An early start sent us whizzing up the M1 to the RHS garden at Harlow Carr. The garden has some marvellous sweeping lawns leading from the strange
encampment of chalets that serve as an entrance. It was founded by the Northern Horticultural Society as a garden for the members and so it is a rare example
of a grand garden built without the convenience of a grand house.
I have not visited for two years and at first sight little had changed, but closer examination revealed that some profound but subtle alterations had occurred.
The garden is undergoing a sort of 'Wisleyfication'. Although it is a little frightening to see fragments of Surrey at these latitudes the garden does look better
for the dotting of i's and crossing of t's that has gone on.
Thoughts that the garden might lose something of its distinctive northern charm were dispelled by the Cypripedium in flower
on a shady bank. This one was rather disarmingly labelled "Pink" which perhaps indicates that the genus is becoming more mainstream.
Gloria and I appeared to be the only people paying them any heed.
The Alpine house is one of the great set pieces of the garden. It grows a range of plants that I rarely get to see as a southerner. We arrived early
on a cold and overcast day. It was a relief to have somewhere to shelter while the cloud cleared.
It has always been said that Meconopsis perform better in the cooler northern gardens. When the recent trial at Wisley ended the plants
were sent north to see how they compare in more favourable conditions. They had almost come to the end of their flowering for this year
but M. 'P.C.Abildgaard' still had something to show. It is one of the Infertile Blue Group, propagated by occasional division.
The great herbaceous border runs down the slope to the stream. It manages to give a sensational display through the summer. After a cold spring it is just getting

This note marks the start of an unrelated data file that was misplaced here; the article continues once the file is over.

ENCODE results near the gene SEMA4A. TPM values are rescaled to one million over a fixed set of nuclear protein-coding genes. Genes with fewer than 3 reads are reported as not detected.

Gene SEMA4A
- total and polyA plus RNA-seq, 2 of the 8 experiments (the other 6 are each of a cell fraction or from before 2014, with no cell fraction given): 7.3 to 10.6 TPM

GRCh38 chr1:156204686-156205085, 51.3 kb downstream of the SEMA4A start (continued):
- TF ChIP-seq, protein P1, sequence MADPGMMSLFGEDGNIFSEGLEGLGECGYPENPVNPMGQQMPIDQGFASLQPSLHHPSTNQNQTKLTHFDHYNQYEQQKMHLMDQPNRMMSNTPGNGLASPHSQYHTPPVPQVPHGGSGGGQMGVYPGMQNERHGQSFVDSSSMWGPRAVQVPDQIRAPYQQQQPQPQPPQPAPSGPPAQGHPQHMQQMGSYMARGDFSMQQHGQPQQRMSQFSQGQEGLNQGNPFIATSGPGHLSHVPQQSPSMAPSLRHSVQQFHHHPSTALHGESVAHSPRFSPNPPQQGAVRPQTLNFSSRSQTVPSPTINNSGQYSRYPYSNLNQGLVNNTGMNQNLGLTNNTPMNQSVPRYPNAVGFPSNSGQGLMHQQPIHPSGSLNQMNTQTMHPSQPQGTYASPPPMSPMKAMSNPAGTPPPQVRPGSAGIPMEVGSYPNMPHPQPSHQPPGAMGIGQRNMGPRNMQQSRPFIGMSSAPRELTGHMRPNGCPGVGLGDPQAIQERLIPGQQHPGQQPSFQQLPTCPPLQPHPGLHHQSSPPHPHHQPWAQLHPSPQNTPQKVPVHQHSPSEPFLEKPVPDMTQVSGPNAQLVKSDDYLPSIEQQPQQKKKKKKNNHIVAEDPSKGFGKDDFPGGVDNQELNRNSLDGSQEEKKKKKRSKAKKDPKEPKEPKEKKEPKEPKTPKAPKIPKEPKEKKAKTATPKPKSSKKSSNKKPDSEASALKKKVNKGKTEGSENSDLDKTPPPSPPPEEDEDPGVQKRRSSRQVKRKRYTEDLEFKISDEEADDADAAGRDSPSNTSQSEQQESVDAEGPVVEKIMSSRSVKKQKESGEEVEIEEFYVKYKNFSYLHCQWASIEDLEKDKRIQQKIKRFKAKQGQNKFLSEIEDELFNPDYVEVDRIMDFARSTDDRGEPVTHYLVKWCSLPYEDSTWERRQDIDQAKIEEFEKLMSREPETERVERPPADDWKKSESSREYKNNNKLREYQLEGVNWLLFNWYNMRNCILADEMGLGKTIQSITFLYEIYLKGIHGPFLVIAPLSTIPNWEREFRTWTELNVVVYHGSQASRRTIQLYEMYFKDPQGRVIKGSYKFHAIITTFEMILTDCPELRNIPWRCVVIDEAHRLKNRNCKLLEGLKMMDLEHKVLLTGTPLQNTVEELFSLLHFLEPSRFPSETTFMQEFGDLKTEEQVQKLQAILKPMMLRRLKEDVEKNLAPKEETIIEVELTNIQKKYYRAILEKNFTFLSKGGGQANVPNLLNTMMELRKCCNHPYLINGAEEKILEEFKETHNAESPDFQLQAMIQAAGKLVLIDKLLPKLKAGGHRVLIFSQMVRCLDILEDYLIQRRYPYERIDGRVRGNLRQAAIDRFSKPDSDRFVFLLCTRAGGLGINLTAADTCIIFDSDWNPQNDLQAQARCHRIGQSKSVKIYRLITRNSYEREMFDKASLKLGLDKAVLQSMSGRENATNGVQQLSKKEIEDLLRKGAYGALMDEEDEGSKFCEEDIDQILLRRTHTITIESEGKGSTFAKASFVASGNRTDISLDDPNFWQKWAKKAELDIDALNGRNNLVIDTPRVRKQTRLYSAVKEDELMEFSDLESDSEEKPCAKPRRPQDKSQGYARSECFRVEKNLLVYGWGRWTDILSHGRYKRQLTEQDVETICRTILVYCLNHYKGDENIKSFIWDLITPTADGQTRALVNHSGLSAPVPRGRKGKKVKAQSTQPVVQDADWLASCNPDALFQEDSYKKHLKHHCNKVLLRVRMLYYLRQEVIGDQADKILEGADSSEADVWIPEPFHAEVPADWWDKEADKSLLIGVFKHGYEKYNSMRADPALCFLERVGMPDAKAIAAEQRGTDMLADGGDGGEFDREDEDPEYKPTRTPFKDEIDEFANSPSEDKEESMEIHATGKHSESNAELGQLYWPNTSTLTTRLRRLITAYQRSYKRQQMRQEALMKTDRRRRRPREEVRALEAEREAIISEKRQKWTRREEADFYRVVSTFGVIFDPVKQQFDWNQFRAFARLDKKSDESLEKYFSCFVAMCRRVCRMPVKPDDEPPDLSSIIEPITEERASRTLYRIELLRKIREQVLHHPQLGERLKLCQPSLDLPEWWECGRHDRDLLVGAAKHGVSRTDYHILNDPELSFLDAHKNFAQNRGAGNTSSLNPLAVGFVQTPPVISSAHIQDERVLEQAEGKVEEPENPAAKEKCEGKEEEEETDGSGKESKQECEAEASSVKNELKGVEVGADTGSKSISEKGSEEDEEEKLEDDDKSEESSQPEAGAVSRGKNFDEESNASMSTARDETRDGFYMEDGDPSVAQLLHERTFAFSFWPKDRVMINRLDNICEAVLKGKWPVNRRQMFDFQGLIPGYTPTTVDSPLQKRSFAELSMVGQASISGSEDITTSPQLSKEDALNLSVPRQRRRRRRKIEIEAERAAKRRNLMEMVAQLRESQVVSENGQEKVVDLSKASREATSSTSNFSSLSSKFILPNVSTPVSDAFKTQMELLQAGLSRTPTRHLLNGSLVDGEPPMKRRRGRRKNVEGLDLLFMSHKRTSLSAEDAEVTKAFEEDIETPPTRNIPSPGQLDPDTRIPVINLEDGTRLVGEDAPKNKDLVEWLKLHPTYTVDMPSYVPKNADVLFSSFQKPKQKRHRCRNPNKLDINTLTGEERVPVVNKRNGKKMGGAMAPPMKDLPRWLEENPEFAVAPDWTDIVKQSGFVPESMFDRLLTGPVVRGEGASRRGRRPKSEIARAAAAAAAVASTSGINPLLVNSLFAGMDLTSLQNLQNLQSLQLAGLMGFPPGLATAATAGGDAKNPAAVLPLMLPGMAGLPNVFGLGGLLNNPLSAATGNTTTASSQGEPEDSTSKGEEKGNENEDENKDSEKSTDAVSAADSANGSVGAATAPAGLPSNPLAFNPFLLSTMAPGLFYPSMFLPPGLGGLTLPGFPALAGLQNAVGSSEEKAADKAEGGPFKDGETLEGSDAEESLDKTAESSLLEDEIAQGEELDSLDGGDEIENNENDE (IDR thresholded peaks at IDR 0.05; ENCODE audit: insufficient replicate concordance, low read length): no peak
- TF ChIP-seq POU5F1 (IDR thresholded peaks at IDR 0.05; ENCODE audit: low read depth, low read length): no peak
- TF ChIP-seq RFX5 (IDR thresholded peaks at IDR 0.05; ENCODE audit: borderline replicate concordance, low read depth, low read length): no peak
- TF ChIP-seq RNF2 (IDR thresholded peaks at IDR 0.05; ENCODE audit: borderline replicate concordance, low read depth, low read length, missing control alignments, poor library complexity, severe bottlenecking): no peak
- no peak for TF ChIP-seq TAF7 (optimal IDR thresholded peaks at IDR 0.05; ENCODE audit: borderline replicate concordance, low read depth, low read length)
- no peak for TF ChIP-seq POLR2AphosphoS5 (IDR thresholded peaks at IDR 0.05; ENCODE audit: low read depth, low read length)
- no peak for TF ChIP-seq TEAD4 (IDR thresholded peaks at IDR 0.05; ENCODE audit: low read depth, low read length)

going. This combination of Salvia x superba 'Caradonna' and Eryngium x zabelii impressed me last time we visited
and now it has been augmented with Allium nigrum which has added interest.
I was astonished by Petunia patagonica. It has been shy to flower in cultivation. People talk in respectful tones about a clone that flowered once.
We saw it yesterday in Cambridge, where it had flowered earlier but we had missed it. I begged Gloria to take a picture of the dead flowers
as a record but she informed me that if I wanted dead flowers she could recommend a jobbing gardener. Here it is in perfect bloom a few miles north
and Gloria was happy to record it.
The major physical change since our last visit was the new lake which adds an interesting feature to the southern end of the garden. It replaces part of
the 'gardens in time' display, and those who have visited the strange historical gardens might feel that the lake could have been a little larger.
A more subtle change has been the removal of the hedgerow and opening of the vista into the meadow beyond which has improved the atmosphere
of this end of the garden no end. The woodland walk that leads to this point is being taken in hand and the whole garden feels as though it has started to move forward
after a few years searching for a direction. Let us hope that it doesn't wander too far south with its new found enthusiasm.